Indian press: Wu Yanni had asked for an appeal after the game, but Chinese track and field officials stopped and took her away
In the women's 100m hurdles at the Hangzhou Asian Games, hurdle goddess Wu Yanni was the favorite to win gold. There was a wrong snatch at the beginning of the race, which was visible to the naked eye, and Wu Yanni in the fourth lane was obviously the culprit, more than one step ahead. The referee officials looked at the replay and, surprisingly, showed the "fail" card to Yaraj on the adjacent route. The Indian national record holder protested and tried to see the replay for himself. Indian Athletics authorities confirmed that after the protest, the referees again checked and corrected their decision, allowing Yaraj and Wu Yanni to get back on the road.
Reuters reported: During a near-farcical delay, athletes were invited to watch the replay, and Wu Yanni's snatch can be clearly seen. But Wu Yanni has been protesting. In the end, a referee came up with a compromise. The official said: "You can race if you want, but the previous snatch will be reviewed. ”
Wu Yanni finished second, while Yaraj took third. However, the official final score table mentions Wu Yanni as DQ (disqualification) and Yalagi as the silver medalist. James Cyril, Yalagi's coach, said: "Yalagi protested for himself on the track and expressed his views very strongly. I am very proud of her today, especially after the disaster of the 200m in the morning (as the runner-up of the Asian Championships, the Asian Games final did not make it)," he said, revealing that the same thing happened to the same athlete in the final of the Asian Athletics Championships earlier this year. "Wu Yanni was also DQ there, and Yalagi won the gold medal."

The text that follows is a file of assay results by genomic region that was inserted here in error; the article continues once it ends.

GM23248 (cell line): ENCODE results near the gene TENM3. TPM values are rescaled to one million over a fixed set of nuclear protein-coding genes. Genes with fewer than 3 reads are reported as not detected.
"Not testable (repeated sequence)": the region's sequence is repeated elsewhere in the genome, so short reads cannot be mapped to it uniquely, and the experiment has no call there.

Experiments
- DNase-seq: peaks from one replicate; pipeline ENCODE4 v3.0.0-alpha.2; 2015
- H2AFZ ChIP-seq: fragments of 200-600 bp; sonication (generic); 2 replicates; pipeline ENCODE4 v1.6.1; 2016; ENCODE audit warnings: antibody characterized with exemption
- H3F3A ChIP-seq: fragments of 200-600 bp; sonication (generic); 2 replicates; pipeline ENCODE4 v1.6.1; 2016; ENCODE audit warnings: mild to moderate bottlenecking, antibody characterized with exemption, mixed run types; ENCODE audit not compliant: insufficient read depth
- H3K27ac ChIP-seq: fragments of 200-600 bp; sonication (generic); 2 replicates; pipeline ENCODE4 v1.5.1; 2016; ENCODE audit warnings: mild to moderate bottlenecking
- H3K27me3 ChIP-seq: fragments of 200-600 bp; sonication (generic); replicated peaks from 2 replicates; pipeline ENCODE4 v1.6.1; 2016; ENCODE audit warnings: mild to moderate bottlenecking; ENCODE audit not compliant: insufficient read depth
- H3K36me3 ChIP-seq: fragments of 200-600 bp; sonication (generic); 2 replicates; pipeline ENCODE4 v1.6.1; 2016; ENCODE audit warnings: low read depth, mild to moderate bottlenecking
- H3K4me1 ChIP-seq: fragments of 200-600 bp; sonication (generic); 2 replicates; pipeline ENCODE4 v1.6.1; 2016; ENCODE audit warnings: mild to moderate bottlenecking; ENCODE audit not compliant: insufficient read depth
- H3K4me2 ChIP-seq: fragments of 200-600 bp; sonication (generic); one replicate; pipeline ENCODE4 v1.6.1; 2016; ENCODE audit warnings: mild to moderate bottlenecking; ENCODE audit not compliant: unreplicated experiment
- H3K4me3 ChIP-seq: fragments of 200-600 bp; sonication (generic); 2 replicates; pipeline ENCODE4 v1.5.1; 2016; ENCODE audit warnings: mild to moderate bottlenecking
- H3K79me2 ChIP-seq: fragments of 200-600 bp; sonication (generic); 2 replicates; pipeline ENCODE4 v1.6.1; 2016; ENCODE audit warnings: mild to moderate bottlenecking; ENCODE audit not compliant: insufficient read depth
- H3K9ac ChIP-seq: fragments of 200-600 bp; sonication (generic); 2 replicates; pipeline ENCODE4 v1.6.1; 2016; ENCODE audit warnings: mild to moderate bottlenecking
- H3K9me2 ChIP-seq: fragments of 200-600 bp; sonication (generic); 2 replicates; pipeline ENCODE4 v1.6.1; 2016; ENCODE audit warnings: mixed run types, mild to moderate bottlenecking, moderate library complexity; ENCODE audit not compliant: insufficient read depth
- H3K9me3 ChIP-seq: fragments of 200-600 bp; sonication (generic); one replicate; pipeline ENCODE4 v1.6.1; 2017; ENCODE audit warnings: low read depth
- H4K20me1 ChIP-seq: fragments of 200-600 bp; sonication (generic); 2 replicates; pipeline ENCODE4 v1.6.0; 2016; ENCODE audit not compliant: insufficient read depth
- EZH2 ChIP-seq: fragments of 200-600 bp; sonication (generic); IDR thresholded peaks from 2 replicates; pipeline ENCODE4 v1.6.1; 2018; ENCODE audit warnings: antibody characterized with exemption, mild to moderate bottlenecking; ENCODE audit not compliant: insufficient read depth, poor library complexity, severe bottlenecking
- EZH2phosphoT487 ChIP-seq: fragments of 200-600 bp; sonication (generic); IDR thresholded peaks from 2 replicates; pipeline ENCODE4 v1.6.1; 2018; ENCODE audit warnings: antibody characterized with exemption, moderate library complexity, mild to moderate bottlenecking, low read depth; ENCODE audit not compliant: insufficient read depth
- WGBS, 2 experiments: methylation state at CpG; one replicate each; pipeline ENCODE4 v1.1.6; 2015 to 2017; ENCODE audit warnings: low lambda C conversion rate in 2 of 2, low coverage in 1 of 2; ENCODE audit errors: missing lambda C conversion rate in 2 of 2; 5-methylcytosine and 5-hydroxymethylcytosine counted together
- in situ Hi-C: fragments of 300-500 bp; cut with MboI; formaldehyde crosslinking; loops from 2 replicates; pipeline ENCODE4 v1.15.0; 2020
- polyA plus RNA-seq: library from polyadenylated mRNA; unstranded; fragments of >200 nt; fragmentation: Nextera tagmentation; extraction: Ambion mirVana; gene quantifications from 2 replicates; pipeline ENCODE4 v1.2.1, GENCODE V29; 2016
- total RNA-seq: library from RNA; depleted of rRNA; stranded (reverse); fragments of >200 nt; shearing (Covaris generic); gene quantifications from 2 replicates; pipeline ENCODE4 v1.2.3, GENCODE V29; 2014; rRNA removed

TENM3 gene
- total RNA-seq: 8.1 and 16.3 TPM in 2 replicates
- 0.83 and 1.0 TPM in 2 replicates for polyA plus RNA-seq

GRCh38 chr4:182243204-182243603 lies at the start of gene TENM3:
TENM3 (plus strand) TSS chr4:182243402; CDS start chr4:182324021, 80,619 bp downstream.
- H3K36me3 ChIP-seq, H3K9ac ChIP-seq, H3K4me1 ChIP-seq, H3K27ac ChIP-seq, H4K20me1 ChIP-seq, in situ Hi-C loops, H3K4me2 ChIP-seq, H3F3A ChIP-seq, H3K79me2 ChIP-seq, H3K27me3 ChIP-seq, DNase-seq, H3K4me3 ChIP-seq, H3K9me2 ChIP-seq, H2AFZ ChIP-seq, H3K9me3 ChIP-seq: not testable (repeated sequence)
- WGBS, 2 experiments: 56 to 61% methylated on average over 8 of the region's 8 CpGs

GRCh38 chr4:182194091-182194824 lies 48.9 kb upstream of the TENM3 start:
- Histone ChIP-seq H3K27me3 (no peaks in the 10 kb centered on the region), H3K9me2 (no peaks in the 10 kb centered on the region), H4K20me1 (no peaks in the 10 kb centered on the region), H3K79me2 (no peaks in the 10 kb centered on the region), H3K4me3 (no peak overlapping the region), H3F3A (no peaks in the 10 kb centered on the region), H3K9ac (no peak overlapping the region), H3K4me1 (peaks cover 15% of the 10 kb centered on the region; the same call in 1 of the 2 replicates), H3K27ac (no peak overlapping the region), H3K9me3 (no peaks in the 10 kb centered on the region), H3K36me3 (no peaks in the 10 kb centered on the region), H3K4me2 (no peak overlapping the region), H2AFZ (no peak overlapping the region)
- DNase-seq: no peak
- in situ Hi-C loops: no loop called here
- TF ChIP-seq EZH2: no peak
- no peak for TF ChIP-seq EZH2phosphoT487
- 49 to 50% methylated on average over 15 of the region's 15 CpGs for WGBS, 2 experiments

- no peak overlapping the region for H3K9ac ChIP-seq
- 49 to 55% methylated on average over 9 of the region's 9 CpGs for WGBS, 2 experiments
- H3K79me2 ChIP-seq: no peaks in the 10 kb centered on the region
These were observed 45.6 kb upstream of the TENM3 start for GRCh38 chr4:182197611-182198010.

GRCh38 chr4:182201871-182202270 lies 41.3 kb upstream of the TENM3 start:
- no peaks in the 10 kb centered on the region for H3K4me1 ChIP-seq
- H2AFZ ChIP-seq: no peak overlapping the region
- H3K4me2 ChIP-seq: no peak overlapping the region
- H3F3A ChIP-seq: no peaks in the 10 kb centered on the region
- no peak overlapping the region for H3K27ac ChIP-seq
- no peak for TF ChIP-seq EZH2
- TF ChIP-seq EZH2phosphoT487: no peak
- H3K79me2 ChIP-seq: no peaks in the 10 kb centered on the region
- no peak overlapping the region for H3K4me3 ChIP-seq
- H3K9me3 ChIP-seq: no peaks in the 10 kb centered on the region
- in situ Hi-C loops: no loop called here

There were reports that IAAF formally appealed, but according to The Hindu, IAI authorities confirmed no. They explained: "Where is the need to protest when the official final result itself indicates that Yaraj is the runner-up? Instead, China can protest and question the outcome if it wishes." While Ms. Wu herself seemed determined to do so, Chinese athletics officials were seen dissuading her near the Technical Information Center, eventually convincing and taking her away.